The Year Without Summer: 1816 And The Volcano That Darkened The World And Changed History, by William K. Klingaman and Nicholas P. Klingaman
I must admit that I was not greatly impressed with this book. That is not necessarily the fault of the author–he is after a professional man who desires to make money from his books and so has written a book of popular vulcanology that mimics the approach of Simon Winchester’s book on Krakatau in writing about another Indonesian volcano whose 19th century eruption had serious consequences. To be sure, the author’s approach to the subject does have some serious flaws, which I will discuss at more length anon, but at the same time I was primed to be somewhat more critical of this book than I might have been had it not been such an obvious effort at writing a popular book on 19th century geology and its importance on history, and had I not been familiar with other and more accomplished efforts along the same lines. If you have fondness for 19th century history and want to see what Frankenstein, the election of 1816, and Jane Austen have to do with an Indonesian volcano, this book draws such connections and is certainly not a waste of one’s time to read, even if it is not quite as good as the author seems to think it is.
This book of close to 300 pages is written in a largely chronological fashion about the eruption of the Tambora volcano in Indonesia and the effect it had on the European and American world. The author begins with a brief discussion of the eruption itself and how it ranks with other eruptions that are known around the world within human history (1). The author then looks at the portents of the effects of that volcano in the bright and vivid red sunsets that artists painted during that period (2). After that comes a look at the low temperatures and their destructiveness that followed during the summer of 1816 (3). The author makes plenty of snarky comments about the religious revivalism that was prompted by this particular disaster (4) as well as the political shenanigans going on in Europe in the aftermath of the defeat of Napoleon at Waterloo (5). The author discusses the lost summer of 1816 and the miserable harvests recorded all over the northern hemisphere (6), and praises governments for being activist and condemns them when they behaved in a more restrained fashion. The author spends plenty of time on poverty and misery (7), while looking at the price of bread (8) and how it jumped in Europe and the United States, and also commented on the scarcity of the harvest (9) and the way it forced prices of meat to decline in the face of massive slaughter of animals that could not be fed over the winter. Finally, the author discusses emigration (10) and relief (11) that marked the disaster’s long-term effects, followed by an epilogue, acknowledgements, notes, bibliography, and index.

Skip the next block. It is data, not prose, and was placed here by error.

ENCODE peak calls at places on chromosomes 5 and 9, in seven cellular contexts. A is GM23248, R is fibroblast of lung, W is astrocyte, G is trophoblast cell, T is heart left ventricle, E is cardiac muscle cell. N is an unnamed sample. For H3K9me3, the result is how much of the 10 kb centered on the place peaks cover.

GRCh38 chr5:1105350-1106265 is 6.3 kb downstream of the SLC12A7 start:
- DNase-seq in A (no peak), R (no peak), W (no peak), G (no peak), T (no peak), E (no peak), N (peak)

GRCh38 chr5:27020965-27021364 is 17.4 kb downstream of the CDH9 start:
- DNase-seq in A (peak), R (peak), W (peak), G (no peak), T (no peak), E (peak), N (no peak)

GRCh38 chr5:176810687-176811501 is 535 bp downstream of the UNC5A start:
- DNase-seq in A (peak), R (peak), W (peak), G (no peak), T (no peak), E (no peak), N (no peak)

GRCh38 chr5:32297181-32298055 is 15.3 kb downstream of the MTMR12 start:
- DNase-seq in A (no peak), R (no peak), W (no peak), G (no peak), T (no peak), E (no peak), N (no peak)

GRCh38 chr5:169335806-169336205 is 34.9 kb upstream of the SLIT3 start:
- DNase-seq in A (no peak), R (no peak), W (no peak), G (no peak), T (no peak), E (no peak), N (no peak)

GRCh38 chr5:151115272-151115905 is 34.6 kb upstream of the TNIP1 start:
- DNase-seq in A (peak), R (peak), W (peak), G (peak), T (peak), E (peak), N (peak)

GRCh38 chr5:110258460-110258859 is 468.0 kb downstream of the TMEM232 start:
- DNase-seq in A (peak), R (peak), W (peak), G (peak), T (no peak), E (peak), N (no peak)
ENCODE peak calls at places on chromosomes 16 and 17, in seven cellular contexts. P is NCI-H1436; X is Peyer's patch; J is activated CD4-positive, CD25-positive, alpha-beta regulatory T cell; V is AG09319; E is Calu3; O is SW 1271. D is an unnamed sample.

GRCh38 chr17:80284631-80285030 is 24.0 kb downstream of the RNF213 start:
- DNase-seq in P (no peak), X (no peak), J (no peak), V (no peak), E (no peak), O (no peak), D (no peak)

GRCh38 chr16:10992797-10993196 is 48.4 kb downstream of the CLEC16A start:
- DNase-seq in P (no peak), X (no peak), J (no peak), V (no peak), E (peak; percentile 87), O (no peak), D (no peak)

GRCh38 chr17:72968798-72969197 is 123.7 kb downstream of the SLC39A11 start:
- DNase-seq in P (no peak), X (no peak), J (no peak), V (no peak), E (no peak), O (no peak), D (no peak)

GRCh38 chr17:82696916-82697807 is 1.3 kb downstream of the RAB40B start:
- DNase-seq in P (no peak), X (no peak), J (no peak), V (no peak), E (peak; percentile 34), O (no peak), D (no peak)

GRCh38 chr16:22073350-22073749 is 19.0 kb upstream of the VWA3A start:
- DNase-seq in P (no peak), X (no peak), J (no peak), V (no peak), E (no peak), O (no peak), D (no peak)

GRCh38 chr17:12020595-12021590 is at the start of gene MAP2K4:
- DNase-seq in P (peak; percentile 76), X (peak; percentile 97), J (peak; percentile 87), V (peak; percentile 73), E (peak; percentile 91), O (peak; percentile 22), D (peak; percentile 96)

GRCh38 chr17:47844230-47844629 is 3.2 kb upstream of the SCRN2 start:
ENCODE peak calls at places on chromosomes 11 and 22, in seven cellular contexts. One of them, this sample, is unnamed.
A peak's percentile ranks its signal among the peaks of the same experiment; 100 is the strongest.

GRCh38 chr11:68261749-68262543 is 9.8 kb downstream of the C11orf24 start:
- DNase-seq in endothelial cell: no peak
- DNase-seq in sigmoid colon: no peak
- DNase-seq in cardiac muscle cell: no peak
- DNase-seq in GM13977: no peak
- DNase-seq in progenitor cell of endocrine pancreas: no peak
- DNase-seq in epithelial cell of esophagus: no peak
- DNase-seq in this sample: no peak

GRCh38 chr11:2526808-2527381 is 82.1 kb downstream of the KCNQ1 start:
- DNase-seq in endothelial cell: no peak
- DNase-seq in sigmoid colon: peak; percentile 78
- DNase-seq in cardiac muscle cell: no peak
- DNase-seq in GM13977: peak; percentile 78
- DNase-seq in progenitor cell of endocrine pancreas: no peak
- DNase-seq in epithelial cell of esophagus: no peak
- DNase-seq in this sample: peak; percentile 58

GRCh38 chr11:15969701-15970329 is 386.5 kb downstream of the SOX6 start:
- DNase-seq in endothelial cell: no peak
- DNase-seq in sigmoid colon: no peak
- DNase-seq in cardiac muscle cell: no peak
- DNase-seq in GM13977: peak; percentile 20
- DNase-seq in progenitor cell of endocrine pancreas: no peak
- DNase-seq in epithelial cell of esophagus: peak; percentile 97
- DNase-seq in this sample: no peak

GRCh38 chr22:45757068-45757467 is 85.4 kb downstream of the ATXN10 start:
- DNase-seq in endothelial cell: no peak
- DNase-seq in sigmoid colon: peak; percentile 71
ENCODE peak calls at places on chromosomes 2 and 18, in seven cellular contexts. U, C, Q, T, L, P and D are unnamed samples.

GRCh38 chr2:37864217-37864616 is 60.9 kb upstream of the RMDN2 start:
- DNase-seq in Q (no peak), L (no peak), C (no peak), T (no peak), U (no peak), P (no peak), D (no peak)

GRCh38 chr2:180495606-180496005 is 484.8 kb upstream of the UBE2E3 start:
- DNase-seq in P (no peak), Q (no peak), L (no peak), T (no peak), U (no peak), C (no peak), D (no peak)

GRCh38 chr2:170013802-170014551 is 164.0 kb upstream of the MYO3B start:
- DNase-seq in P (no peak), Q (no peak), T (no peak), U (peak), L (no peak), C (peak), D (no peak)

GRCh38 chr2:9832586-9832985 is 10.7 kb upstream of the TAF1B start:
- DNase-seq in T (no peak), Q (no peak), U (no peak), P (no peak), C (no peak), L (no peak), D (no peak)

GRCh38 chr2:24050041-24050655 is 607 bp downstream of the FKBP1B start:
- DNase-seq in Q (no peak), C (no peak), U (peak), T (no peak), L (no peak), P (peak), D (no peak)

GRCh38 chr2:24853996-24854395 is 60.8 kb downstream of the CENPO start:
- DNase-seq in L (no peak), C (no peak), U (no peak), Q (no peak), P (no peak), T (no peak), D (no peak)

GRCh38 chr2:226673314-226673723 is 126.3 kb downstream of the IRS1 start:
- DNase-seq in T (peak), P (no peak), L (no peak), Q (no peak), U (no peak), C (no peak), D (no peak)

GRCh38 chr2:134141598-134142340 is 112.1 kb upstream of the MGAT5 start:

This could have been a vastly better book, even as an imitative one. A great deal of my offense with this book came about for several reasons. For one, the author writes almost exclusively about the United States and Europe, blaming a lack of sources in Southern Asia and other places but showing what is generally an approach of writing with sources convenient to him, including the immoral personal lives of European writers like Shelley and Lord Byron and the somewhat familiar suffering and death of Jane Austen during this time as she collected the mixed reviews for Emma, wrote Persuasion, and started Sanditon. More seriously, the author’s anti-religious bias, his political bias against restrained government and in favor of activist governments who engage in massive “generosity” to those in suffering through high taxation and intrusive regulations, and his chronological snobbery that seeks to mock the pseudoscientific arguments of climate change at the time without showing adequate self-awareness about the shrillness of contemporary bleating about supposed anthropogenic climate change are just impossible to bear. There is value in this book, but the author does not make it easy to appreciate it.